I call this an irrational comfort. But it is “irrational” not because it is an emotional feeling. I believe the majority of emotions to be â€œrational,â€ in that sense of â€œreasonableâ€. No, it was irrational because it clearly contradicted the rational reasons stated above.
Self-contradictions divide us
Many women fall victim to this kind of self-contradiction. We could even state that such contradictoriness is the plight of women especially when they become mothers: natural birth or pre-arranged epidural/even caesarian, nursing or bottle, stay-at-home or career, crib in a separate room or co-sleeping, traditional childrearing or attachment parenting, tv or no tv, martini-playdates or total abstinence, etc…Â and anything in between.
These contradictions often divide us against ourselves and against those who could be most helpful to us, namely other mothers. But they need not. If only we have the will and the courage, and take the time, to see through these contradictions, we could:
- tap into a great source of self-knowledge: what are my values, how come, am I following or rebelling against my upbringing, what in my past and present circumstances and in my hopes for the future makes me do this and wish for that,
- take responsibility for our decision and actions: just as we canâ€™t be innocent of breaking a law if we know about it, we are answerable for the outcomes of causes and motives that we are aware of and that are (to a certain extent at least) under our control,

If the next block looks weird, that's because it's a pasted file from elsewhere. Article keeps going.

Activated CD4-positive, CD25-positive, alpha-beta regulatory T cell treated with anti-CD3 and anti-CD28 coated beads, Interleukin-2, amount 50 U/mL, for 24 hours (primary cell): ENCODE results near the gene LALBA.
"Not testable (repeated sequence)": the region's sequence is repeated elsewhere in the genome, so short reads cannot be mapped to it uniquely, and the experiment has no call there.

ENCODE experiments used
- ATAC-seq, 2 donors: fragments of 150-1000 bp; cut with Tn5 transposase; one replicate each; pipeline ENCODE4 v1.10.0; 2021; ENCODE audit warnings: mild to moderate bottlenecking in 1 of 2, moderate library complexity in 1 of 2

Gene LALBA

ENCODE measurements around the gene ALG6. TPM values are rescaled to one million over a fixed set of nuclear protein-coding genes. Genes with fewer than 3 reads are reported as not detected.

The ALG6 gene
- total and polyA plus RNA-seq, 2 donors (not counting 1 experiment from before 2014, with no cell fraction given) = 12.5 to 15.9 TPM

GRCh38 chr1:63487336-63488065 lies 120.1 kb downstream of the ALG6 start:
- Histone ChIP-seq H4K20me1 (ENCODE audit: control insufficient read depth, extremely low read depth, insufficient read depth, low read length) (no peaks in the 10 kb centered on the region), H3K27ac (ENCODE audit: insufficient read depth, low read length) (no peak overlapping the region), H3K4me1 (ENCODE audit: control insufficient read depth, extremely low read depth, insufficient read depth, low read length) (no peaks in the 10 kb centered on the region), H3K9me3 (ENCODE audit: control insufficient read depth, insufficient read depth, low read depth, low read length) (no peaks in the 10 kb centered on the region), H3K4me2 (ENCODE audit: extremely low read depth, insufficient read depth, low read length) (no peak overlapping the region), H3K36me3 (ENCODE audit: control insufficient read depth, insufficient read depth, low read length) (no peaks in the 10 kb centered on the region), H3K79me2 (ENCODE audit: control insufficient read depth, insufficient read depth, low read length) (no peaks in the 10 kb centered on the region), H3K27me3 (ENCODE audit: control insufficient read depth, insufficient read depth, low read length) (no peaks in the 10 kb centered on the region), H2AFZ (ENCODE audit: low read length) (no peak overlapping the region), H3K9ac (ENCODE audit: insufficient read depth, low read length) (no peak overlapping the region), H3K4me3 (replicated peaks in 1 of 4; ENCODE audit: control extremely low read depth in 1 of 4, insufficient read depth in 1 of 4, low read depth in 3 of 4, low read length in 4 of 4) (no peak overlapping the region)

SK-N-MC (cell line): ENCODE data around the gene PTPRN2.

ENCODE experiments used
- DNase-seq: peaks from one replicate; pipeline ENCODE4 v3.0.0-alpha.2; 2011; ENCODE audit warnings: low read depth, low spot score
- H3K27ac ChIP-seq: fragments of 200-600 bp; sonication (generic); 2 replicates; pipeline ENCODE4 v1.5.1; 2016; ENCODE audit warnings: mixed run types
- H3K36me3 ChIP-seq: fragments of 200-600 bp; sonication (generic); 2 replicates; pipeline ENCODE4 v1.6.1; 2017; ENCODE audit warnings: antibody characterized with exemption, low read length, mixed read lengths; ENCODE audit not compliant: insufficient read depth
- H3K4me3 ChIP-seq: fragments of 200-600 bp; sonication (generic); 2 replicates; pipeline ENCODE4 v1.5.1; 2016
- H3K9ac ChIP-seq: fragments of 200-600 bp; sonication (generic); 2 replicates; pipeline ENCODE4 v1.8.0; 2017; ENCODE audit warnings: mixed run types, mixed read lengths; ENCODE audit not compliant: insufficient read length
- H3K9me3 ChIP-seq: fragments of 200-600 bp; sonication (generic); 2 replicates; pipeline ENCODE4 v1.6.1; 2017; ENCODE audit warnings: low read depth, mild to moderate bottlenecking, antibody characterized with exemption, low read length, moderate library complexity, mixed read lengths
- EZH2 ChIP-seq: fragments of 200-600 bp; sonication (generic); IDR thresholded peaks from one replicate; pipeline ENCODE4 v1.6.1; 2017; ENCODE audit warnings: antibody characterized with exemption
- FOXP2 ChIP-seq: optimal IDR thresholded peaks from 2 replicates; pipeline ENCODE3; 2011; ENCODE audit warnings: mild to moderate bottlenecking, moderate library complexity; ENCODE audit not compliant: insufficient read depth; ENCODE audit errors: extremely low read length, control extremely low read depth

- thereby gain strength with which to live with and justify our decisions: informed and responsible decisions are the most confident and strongest resolutions,
- realize what others are going through as well, each from their personal experience: such a self-exploration must bring home theÂ relative nature of our situations and thus of our decisions,
- thus find respect and consideration for decisions that are different from ours, but made with the same kind of knowledge and responsibility: just like we have the right to demand respect for our decisions if they are informed and responsible, we have the duty to respect othersâ€™ decisions that were made in the same way,Â even if different from ours,
- ultimately ceasing the divisions within and amongst ourselves: if we accept one another as responsible individuals, we can stop judging one another,
- and start learning from one another: we can then actually open a dialogue on common ground, open our eyes to alternatives, and learn from one another.
Why do I want to be that kind of a mother?
Thatâ€™s all well and good, but what does that mean: if we could â€œsee throughâ€ these contradictions? Well, Iâ€™ll try to show you. But it means, first of all, to face them, know them. We can get to know them by asking ourselves: why do I want to be that kind of a mother, why am I the kind of mother that I am? And so here I am asking, to begin with: why did I want a natural birth?
Before I embark on the complex answer, I want to make clear that my main concern, my main interest in the Wish List above, is number 2: responsibility. I want to claim my decision as my own. That is why I always insist on calling my daughterâ€™s birth â€œmy birthâ€ as well. This is neither self-evident nor trivial. It is a way of re-claiming my birth from the medical profession and from cultural pressures and prejudices. It implies that I â€“ not my daughter, nor her father, nor anyone else â€“ bear full responsibility: an empowering and frightening insight.
> Part II: “Pregnant: Dealing with Pain”
> Part III: “Giving Nature a Place in My Body”
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> Part IV: My Birth Story”